When I was a little girl, my mom dressed me in OshKosh. She gave me Legos instead of dolls and Free To Be You & Me for my record player. I liked overalls and sang, “In this land, every girl grows to be her own woman!” with aplomb. But I also yearned for princess gowns with pathological fierceness and wanted to be Cinderella so badly I swept the hearth in a pillowcase "apron." "I don’t get it,” my mom told my dad. “I’m trying to raise her without stereotypes, but she gravitates to subjugation.”
Even at four I must have known: we’re so often pendulums to our mothers. They swing one way, we the other. They push, we push back. And we make our choices accordingly.
My mom grew up in rural Minnesota in the 1950s. Most of her girlfriends married young, had children, stayed in town. My mom married young, earned a Juilliard scholarship for piano, and decamped to New York. She got divorced, moved from the Barbizon Hotel for Women to live in Greenwich Village, wore minidresses, and burned her bras. She was a Libber, marching for women’s rights and subscribing to the Ms! belief: A woman without a man is like a fish without a bicycle. “Anything you can do, I can do better,” my dad sang. “Male chauvinist,” my mom replied.
My mom was married and about to embark on a world concert tour when she got pregnant with me. Tour postponed, she found herself in the suburbs with a baby.
Caring for a child and practicing Rachmaninov eight hours a day weren’t exactly congruent. I used to crawl beneath her Steinway and put my hands on the pedals. Eventually, she stopped performing.
Her refrain instead became: “Don’t be a 1950s housewife."
Before prom: “Don’t sleep around, or you’ll end up a 1950s housewife.” When I failed geometry: “You’d better get into college or you’ll be a 1950s housewife.” When I fell for an Englishman during junior year abroad: “You’d better not marry him or you’ll end up a 1950s housewife.”
What was wrong with being a housewife? I liked houses. I wanted to be a wife. I even liked cleaning. I never dared ask. My mom’s unhappiness was enough.
I married my first husband at age 23, when my friends were going to grad school, the Peace Corps, or Brooklyn for new jobs. I was a little embarrassed, but there was no way I’d let my mom know that. “That giant wedding dress is so regressive,” she commented. I smiled defiantly from clouds of tulle.
But when my new mother-in-law toasted, “May we soon hear the pitter-patter of little feet!” I exclaimed, “God forbid!” into needle-off-the-record silence. My mom drank. “Oh, well,” she said.
I’d married for love, but we wanted different things. My husband: a young family. Me: to be a writer. Not mutually exclusive — except I’d been taught that kids meant career death.
Suddenly I was a feminist.
I re-read Erica Jong. My husband asked me to bring him a beer and I almost brained him with a frying pan. He proposed we get pregnant and I accused him of subjugation. “When can we start trying?” he asked. Once I’d published my first book. “How long’ll that be, then?” I didn’t know.
“I don’t want to be an old dad,” he said.
“I don’t want to be a chained-down mom,” I said.
We divorced when I was 30. My mom had liked him, but she said, “Oh, well.”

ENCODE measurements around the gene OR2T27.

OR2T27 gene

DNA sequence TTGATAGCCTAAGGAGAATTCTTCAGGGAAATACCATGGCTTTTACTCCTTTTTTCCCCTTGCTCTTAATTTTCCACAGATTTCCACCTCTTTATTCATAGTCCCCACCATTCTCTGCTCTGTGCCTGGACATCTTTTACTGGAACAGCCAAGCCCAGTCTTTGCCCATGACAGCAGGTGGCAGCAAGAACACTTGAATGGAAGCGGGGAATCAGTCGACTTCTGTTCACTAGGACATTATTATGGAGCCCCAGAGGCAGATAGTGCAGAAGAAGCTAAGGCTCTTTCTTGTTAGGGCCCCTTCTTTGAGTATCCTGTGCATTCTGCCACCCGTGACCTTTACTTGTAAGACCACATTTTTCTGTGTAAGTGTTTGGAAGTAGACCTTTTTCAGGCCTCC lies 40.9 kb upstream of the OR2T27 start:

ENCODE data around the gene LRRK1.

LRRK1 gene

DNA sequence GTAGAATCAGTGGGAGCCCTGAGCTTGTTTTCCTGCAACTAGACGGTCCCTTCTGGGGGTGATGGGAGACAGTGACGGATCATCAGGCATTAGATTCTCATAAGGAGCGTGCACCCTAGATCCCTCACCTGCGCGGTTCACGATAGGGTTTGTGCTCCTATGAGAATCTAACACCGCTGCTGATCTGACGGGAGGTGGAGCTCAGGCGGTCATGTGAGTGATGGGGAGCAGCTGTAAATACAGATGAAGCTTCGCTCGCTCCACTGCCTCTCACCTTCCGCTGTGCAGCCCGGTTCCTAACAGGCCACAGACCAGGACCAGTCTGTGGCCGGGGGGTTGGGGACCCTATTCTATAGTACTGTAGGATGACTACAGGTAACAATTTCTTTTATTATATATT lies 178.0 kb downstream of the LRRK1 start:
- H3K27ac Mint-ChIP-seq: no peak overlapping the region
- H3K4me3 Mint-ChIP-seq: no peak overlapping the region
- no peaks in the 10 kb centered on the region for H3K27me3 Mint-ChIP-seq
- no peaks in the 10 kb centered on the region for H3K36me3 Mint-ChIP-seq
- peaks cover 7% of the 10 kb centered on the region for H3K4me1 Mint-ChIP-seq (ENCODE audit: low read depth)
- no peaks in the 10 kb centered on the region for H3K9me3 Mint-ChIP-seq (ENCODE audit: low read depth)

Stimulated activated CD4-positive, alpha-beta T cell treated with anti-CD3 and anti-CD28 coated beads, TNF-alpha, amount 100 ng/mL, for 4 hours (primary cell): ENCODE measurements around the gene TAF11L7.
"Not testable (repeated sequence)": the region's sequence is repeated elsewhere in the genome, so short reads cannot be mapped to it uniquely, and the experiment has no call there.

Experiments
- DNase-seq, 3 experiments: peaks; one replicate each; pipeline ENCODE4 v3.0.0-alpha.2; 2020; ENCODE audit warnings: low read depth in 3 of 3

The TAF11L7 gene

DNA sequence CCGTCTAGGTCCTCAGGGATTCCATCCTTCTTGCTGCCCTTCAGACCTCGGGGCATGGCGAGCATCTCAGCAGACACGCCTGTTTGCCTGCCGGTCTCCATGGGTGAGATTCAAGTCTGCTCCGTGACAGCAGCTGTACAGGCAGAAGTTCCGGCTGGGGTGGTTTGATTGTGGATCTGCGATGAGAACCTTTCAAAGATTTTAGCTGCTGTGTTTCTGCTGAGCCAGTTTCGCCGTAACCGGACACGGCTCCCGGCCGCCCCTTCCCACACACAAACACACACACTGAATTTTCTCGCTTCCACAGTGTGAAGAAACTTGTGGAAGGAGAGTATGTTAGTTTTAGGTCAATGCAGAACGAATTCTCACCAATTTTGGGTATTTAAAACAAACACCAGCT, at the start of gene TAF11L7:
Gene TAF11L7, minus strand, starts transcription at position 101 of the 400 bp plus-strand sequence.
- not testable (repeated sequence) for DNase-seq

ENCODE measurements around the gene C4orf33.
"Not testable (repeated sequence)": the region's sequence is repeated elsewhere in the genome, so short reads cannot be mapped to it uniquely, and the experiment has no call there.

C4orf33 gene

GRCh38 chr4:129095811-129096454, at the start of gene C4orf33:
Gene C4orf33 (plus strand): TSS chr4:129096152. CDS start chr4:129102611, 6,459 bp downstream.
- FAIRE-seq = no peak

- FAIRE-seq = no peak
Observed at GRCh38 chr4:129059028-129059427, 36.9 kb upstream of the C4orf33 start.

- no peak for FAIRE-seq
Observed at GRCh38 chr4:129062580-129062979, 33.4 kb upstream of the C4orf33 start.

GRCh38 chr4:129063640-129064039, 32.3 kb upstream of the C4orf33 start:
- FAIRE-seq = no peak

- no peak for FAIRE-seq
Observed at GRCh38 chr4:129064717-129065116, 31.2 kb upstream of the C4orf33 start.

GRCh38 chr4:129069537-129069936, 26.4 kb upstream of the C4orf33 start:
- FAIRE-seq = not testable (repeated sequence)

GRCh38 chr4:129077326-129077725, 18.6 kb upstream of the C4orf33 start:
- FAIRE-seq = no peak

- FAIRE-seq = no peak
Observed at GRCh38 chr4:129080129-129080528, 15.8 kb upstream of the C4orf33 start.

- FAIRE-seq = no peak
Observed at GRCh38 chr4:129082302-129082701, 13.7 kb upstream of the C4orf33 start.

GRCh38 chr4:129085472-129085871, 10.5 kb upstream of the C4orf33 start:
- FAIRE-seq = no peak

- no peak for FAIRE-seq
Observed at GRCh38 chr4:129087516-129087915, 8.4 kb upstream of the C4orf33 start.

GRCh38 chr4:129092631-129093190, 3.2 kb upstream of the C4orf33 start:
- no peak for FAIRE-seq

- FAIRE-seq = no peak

Over the next decade, while my friends married and had families, I published two books and had relationships. When it came to remarriage and children, I froze. I loved my career, but sometimes I felt like a Roy Lichtenstein woman: I forgot to have a baby!
Right before my 40th birthday, I had a bad breakup. My mom came to visit. Divorced from my dad, she’d married Husband # 3 but didn’t like him much, so they were separated. “You’ve always been such a romantic,” she said, as if it were a disease. “So man-crazy.”
“I’m not crazy,” I said. “Am I supposed to stay single and childless to prove to you I’m strong?”
My mom looked startled. “I just want you to be happy.”
I had a come-to-Steinem moment. What if my mom hadn’t meant "don’t have kids"? What if she’d meant "don’t get trapped — whatever your trap is"? What if she wanted me to make choices that suited me, even if she disagreed?
My mom had relinquished career for family. I’d relinquished family for career. Were those my only choices?
Most of my friends have children and careers, a difficult balancing act I watch with awe. I didn’t think I could do it — not the way I write, which is immersion eight hours a day, the way my mom used to practice piano. That’s why I hadn’t had kids. But maybe there’s a different way to write. I’m thinking about things in a more flexible way.
So was my mom. In 2016, having happily outlived Husband #3, she was diagnosed with breast cancer. I flew to Florida for her mastectomy, after which we watched Hillary Clinton accept the Democratic nomination for President. “About time,” my mom said. “I have to get better, to see the first woman president.” She sipped her Scotch. “And your children.” She knew for my 40th birthday, I’d frozen my eggs.
“Get better,” I said. “And we’ll see.”
My mom didn’t get better. She died in early 2018. “I’m counting on you,” she said after I marched for her in Washington. “Don’t give up.”
I promised I wouldn’t. And I won’t. I still don’t know if I’ll have a child, a daughter named Frances after her, a son named Frank. But without my mom and women like her, we wouldn’t have choices. They are her legacy, one I will continue.
Jenna Blum is the New York Times and internationally bestselling author of Those Who Save Us and The Stormchasers and one of Oprah’s Top 30 Women Writers. Her new novel, The Lost Family, will be available from Harper Collins on June 5.
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